Next up for our SAMARCH student blog posts we have Justin Schoon:
“I was privileged enough to be able to assist the Game & Wildlife Conservation Trust (GWCT) again this year, this time for the annual smolt run. It was thoroughly enjoyable working with the staff I worked with the previous summer again as well a couple of staff I didn’t get the chance to work with. I started off working on days with Luke and then shortly moved over to night shifts with Will, both of whom know so much about what they do and are never short of a story to tell. The rest of my time was spent doing nights with Rasmus, who I learnt so much from and got advice from for the future. This was really important to me as I hope to go into fish conservation in the future. Overall, a hugely enjoyable experience once again, and I would like to thank the GWCT and SAMARCH for handing me the opportunity. I hope to be back again for the parr tagging in the summer.”
In March this year, SAMARCH featured at the Family Science Fair at the Dorset Museum in Dorchester as part of British Science Week. Genoveva Esteban, Katie Thompson and students from Bournemouth University ran interactive activities on the life cycle of Atlantic salmon and showed participants how to determine the age of a fish! There was a fantastic turnout and involvement (interaction with >1,000 people!) from all visitors. If you want to know more or take part in next year’s event, please email Genoveva on firstname.lastname@example.org or Katie on email@example.com. Don’t forget to visit the SAMARCH website for more details on the EU Interreg project!
Bournemouth University (www.bournemouth.ac.uk) and The Game and Wildlife Conservation Trust (www.gwct.org.uk) are recruiting a high calibre PhD researcher to work on a three year fully funded studentship investigating changes in the migrations of Atlantic salmon in relation to factors including climate change, with an emphasis on how changes in smolt migrations are impacting survival to spawning adults.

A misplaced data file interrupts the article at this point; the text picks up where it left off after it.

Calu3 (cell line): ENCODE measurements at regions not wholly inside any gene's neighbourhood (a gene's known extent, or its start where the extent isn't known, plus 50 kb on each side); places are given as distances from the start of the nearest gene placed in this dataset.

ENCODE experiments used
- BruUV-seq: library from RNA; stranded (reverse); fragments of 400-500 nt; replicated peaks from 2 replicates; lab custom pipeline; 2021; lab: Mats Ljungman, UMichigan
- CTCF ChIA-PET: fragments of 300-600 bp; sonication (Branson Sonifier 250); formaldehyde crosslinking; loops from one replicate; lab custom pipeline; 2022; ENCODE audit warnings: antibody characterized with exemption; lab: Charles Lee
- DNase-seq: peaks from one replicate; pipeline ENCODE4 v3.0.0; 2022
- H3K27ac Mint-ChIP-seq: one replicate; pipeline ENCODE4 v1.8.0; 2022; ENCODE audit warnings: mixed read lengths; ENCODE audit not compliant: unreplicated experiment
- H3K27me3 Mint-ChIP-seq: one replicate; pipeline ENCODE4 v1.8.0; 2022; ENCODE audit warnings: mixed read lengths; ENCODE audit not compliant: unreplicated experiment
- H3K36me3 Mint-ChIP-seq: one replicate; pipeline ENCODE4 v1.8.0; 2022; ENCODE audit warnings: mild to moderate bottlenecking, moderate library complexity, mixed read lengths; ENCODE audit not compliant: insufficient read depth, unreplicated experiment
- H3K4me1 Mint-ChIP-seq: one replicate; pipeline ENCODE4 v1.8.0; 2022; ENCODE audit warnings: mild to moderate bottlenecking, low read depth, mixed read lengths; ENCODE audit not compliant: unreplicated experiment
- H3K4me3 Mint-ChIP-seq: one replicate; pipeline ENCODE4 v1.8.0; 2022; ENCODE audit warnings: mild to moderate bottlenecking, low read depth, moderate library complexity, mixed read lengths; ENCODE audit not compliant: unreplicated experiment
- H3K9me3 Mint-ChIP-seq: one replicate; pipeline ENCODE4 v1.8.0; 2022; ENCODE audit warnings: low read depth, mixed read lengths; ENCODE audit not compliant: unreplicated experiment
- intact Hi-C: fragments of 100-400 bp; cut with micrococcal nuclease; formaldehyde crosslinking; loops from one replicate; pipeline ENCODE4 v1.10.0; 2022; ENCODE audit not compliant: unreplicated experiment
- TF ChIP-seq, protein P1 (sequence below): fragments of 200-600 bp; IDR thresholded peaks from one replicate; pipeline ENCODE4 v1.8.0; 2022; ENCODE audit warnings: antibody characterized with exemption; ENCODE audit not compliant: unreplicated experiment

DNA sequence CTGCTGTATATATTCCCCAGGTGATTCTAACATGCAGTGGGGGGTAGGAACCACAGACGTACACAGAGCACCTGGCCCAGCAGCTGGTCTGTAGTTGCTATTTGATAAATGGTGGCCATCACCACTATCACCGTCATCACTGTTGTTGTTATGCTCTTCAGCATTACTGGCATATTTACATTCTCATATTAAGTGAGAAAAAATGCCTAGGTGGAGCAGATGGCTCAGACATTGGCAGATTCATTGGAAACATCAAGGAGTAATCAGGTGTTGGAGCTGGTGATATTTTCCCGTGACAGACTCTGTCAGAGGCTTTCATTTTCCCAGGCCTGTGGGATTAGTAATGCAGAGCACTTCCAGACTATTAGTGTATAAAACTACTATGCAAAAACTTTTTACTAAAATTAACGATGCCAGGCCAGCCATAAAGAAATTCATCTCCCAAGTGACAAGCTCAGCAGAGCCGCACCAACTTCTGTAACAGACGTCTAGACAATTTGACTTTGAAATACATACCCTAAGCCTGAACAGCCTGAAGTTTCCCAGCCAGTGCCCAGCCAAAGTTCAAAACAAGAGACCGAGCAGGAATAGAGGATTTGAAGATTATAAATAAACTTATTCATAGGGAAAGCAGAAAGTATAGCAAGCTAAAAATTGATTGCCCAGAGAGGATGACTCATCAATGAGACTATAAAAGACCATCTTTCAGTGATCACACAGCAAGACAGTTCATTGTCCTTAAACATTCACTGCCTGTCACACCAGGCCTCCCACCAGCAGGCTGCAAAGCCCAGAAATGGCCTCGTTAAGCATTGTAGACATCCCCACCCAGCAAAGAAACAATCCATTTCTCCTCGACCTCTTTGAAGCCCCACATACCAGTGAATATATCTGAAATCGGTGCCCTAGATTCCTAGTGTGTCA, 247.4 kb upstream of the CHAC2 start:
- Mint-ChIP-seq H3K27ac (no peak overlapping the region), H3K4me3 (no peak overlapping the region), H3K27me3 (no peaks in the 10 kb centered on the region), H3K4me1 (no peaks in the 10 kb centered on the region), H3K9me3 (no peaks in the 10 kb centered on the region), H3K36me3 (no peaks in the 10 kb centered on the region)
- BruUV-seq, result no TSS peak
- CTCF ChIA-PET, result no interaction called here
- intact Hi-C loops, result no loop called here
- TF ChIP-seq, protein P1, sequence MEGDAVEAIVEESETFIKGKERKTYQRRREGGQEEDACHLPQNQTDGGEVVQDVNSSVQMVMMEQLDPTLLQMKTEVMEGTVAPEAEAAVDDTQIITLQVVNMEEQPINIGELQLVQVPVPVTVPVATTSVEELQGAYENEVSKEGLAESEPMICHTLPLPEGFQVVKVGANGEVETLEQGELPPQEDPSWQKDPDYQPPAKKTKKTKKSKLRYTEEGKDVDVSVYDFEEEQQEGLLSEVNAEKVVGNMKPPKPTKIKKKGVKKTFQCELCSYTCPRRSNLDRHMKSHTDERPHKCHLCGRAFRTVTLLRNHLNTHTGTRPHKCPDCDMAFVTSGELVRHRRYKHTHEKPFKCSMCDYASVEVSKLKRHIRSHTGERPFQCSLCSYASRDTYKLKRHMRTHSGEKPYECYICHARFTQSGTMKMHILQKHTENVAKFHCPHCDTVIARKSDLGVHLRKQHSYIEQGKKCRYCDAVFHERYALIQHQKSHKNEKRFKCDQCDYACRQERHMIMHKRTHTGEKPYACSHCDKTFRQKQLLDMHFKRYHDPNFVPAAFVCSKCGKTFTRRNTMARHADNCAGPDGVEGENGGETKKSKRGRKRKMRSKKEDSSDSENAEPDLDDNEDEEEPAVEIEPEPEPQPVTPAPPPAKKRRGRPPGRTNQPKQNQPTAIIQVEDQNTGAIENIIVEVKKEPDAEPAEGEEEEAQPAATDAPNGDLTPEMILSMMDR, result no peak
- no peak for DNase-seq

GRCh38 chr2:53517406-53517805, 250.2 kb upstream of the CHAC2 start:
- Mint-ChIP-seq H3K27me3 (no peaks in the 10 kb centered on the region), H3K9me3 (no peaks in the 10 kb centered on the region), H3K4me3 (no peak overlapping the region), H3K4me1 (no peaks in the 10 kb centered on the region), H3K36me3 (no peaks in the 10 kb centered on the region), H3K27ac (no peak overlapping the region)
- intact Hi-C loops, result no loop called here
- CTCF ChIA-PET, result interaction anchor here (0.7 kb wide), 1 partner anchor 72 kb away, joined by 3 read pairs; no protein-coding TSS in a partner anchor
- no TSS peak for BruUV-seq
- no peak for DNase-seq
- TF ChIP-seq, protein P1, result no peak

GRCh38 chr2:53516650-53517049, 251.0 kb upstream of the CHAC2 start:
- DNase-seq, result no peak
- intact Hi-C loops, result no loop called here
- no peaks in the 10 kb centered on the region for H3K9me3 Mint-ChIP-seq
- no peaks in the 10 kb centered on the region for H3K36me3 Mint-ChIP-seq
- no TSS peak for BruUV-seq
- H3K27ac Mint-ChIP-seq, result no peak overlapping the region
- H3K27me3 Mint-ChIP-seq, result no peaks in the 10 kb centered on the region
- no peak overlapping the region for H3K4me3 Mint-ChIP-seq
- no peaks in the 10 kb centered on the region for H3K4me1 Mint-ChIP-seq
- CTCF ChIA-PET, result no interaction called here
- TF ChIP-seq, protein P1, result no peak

The study will develop flexible multistate state-space mark-recapture models to quantify and then investigate correlates of Atlantic salmon marine survival using data collected on the river Frome, Dorset UK, with the intention of generalising findings to other rivers in Europe.
The successful candidate will have a strong numerical background and some knowledge of salmonids.
On Tuesday 6th February, Bournemouth University Research Associate Katie Thompson from the Department of Life and Environmental Sciences (SciTech) joined the SAMARCH (Salmonid Management round the Channel) team in search of sea trout in the river Frome. The five year EU Interreg Channel Programme funded project (2017-2022) will track juvenile salmon and juvenile and adult sea trout through four English and French estuaries to fill the gaps in our knowledge of how quickly fish migrate through intertidal habitat, their migration pathways and where adult sea trout spend time at sea. Currently, 95% of our salmon and sea trout die at sea, compared to only 75% in the 1970s. The project aims to answer the question of what proportion of this mortality occurs in estuaries and coastal waters compared to the open sea by using small acoustic and data storage tags. The project includes 10 partners from France and England who are a blend of research and regulatory organisations, and key stakeholders (Bournemouth University, Game and Wildlife Conservation Trust, University of Exeter, INRA Science & Impact, Environment Agency, Salmon and Trout Conservation, Agro Campus, Agence française pour la biodiversité, Normandie grands migrateurs, Obersvatoire des poissons migrateurs Bretagne).